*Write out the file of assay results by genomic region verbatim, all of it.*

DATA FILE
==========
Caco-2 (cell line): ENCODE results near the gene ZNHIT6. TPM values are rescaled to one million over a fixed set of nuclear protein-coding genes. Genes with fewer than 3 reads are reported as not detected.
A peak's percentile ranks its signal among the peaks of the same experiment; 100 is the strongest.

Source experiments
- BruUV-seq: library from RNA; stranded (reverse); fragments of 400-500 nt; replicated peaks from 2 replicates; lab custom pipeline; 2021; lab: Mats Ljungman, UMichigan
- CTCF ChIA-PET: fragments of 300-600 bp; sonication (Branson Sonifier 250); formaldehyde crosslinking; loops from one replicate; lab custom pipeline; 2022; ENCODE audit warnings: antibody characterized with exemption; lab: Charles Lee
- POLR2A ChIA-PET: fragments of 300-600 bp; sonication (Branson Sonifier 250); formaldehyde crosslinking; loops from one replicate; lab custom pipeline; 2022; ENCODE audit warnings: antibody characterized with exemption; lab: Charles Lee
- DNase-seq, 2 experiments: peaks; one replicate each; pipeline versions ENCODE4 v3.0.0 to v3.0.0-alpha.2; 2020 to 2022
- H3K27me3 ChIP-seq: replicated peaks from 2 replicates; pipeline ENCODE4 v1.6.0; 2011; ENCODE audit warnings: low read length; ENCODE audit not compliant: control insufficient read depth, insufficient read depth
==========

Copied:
Caco-2 (cell line): ENCODE results near the gene ZNHIT6. TPM values are rescaled to one million over a fixed set of nuclear protein-coding genes. Genes with fewer than 3 reads are reported as not detected.
A peak's percentile ranks its signal among the peaks of the same experiment; 100 is the strongest.

Source experiments
- BruUV-seq: library from RNA; stranded (reverse); fragments of 400-500 nt; replicated peaks from 2 replicates; lab custom pipeline; 2021; lab: Mats Ljungman, UMichigan
- CTCF ChIA-PET: fragments of 300-600 bp; sonication (Branson Sonifier 250); formaldehyde crosslinking; loops from one replicate; lab custom pipeline; 2022; ENCODE audit warnings: antibody characterized with exemption; lab: Charles Lee
- POLR2A ChIA-PET: fragments of 300-600 bp; sonication (Branson Sonifier 250); formaldehyde crosslinking; loops from one replicate; lab custom pipeline; 2022; ENCODE audit warnings: antibody characterized with exemption; lab: Charles Lee
- DNase-seq, 2 experiments: peaks; one replicate each; pipeline versions ENCODE4 v3.0.0 to v3.0.0-alpha.2; 2020 to 2022
- H3K27me3 ChIP-seq: replicated peaks from 2 replicates; pipeline ENCODE4 v1.6.0; 2011; ENCODE audit warnings: low read length; ENCODE audit not compliant: control insufficient read depth, insufficient read depth